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Luxury sales outpace overall car market

Monday, August 7, 2017 - 05:50

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The mass luxury car segment is outpacing the overall market as premium brands expand into the volume segment by offering a wider range of models with more accessible pricing.


THE mass luxury car segment is outpacing the overall market as premium brands expand into the volume segment by offering a wider range of models with more accessible pricing.

In the first six months of the year, the biggest winners have been the big three German brands and the British.

From January to June 2017, mass luxury brands put 10,399 new cars on the road, or an 11.4 per cent increase from the same period a year ago (see table).

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This is double that of the total car market, which only grew 5.4 per cent to 45,783, according to the Land Transport Authority.

As expected, the three German luxury makes - Audi, BMW and Mercedes-Benz - all chalked up year-to-date gains.

Together, the trio accounted for exactly three-quarters or 75 per cent of mass luxury registrations in the first half.

In terms of volume though, Mercedes-Benz remains the luxury juggernaut.

The brand with the three-pointed star stayed ahead not only as Singapore's most popular premium make but also the one with the biggest year-to-date growth - 674 units comprising registrations from both exclusive Merc dealer Cycle & Carriage as well as parallel importers.

In percentage terms, Maserati made the biggest gains in H1, up over 70 per cent to 60 units.

But the Italian marque's registrations are the lowest, with its sharp spike due to a combination of its low base last year and the clearance sale before the handover to a new dealer in May.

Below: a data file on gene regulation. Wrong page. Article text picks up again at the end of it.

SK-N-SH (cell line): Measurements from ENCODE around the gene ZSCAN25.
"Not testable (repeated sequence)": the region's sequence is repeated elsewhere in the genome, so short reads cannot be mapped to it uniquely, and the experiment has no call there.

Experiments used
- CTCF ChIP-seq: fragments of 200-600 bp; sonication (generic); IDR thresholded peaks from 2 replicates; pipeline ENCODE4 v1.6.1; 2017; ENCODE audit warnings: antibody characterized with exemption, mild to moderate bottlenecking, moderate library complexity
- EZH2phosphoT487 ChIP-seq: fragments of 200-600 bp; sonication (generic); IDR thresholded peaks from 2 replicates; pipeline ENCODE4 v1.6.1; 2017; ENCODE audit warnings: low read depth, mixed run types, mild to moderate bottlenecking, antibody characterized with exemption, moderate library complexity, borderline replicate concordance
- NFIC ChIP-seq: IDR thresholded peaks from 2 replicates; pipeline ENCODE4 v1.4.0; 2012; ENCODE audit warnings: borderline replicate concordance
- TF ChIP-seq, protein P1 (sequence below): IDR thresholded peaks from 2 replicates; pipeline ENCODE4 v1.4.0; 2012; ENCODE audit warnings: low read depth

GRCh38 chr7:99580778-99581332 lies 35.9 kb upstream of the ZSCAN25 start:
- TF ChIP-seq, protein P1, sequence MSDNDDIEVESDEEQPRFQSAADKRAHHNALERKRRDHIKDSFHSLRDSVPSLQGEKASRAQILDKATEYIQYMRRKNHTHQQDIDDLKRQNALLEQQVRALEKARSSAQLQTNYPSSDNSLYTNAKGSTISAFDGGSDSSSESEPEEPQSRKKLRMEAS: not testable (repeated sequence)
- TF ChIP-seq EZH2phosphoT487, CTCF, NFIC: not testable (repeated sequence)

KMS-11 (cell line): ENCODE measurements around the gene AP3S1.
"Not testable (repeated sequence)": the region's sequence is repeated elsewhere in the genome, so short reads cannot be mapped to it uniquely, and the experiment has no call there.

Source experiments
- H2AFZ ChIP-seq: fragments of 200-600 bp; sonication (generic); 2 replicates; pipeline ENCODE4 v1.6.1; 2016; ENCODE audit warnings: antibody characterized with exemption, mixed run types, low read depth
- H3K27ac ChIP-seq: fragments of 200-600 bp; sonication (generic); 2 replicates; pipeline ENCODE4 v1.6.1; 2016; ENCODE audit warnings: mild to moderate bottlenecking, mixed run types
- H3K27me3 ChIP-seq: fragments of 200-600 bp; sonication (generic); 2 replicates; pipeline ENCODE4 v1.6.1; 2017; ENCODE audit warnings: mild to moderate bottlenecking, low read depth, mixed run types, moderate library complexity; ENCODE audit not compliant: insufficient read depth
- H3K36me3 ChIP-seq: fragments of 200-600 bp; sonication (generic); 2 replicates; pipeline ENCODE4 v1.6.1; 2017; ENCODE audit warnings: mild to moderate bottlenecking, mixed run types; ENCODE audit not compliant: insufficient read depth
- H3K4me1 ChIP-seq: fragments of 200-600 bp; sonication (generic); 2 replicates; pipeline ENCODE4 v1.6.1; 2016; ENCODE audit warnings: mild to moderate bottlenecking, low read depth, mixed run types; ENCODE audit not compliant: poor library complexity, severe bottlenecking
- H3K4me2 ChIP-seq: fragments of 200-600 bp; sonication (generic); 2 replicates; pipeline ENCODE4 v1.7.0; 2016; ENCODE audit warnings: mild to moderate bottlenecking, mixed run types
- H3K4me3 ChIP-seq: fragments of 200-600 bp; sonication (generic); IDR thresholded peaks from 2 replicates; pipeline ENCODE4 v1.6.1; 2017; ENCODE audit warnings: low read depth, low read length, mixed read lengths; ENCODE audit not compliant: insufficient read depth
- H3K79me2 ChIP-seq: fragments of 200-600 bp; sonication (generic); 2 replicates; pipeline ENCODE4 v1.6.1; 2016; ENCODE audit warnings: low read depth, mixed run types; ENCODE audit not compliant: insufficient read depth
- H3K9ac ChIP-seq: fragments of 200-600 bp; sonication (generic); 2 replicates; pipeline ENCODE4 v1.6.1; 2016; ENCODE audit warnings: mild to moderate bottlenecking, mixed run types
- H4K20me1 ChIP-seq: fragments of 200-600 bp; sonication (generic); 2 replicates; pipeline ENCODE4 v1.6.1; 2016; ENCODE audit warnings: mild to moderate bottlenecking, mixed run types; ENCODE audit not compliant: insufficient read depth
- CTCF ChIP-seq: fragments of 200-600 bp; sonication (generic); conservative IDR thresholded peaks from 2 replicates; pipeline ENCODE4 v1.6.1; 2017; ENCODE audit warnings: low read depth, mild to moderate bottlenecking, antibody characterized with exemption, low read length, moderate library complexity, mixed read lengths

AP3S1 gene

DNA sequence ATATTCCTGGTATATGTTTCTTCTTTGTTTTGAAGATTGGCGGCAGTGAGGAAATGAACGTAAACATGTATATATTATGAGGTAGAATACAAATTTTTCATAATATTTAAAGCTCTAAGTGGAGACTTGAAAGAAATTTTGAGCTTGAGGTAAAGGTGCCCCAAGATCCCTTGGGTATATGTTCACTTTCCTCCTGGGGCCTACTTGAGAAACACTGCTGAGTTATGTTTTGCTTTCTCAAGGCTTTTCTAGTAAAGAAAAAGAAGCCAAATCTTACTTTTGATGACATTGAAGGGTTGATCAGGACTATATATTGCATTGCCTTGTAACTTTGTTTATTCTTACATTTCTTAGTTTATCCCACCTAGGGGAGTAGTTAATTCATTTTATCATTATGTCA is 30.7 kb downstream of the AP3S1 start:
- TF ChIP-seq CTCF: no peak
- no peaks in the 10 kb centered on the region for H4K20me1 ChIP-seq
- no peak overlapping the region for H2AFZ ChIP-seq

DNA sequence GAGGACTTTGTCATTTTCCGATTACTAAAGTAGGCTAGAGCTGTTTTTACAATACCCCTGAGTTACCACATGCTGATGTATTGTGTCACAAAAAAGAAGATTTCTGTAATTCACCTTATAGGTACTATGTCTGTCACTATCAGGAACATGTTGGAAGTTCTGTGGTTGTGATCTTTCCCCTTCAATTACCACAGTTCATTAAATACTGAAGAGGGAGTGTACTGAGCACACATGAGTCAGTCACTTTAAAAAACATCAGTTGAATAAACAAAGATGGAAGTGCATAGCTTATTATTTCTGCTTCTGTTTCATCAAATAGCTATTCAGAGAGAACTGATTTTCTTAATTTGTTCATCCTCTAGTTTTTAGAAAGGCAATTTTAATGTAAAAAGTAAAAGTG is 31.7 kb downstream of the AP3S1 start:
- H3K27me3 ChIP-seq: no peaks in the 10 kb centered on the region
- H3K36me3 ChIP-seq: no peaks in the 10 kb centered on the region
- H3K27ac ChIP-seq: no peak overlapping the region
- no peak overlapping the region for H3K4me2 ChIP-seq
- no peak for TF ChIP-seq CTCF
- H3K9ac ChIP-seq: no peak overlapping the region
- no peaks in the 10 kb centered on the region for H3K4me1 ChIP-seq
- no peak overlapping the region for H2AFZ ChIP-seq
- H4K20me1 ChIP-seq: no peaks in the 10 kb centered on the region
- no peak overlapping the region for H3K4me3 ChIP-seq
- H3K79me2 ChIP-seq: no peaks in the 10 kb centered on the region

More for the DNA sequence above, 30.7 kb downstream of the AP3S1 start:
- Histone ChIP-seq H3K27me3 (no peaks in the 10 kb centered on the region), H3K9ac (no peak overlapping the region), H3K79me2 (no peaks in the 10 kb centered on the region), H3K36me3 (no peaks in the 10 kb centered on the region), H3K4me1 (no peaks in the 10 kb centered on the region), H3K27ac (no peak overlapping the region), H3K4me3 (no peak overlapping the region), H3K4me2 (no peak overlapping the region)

This makes Land Rover H1's biggest winner, with a 35 per cent jump in sales. The British marque registered 235 luxury SUV models, or a third more than this time a year ago.

Jaguar, which is part of the Jaguar Land Rover group, also did well, chalking up 285 units for a 16.8 per cent rise.

The growth of the premium sector is due to the introduction of premium entry-level cars - those priced less than S$160,000 - in the last two years, and this has changed the buying behaviour of consumers, explained Corinne Chua, Wearnes Automotive's general manager for Jaguar Land Rover.

"Those who used to shop in the mass market segment now have the option of considering a luxury make at an accessible price tag," she said. "Our research has shown that the entry-level premium segment has grown from 43 per cent of the whole premium market in 2014 to 59 per cent in 2016."

Ms Chua added that Land Rover has benefitted from this trend with an "engaging" product line-up which includes the Discovery Sport. Accounting for more than half of its sales, this entry-level Land Rover has "unmatched versatility with its flexible 5+2 seating configurations and close to 1,700-litres of load capacity".

Distributors like Jason Lim, general manager of authorised Porsche distributor Stuttgart Auto, also attribute the growth in the luxury segment to a combination of growing confidence in the economy and aggressive promotions to maintain market share.

"The right product at the right price will find always a buyer, just like in the property sector," said Mr Lim, pointing to the new Porsche Panamera, which was launched early this year with more equipment but at the same price.

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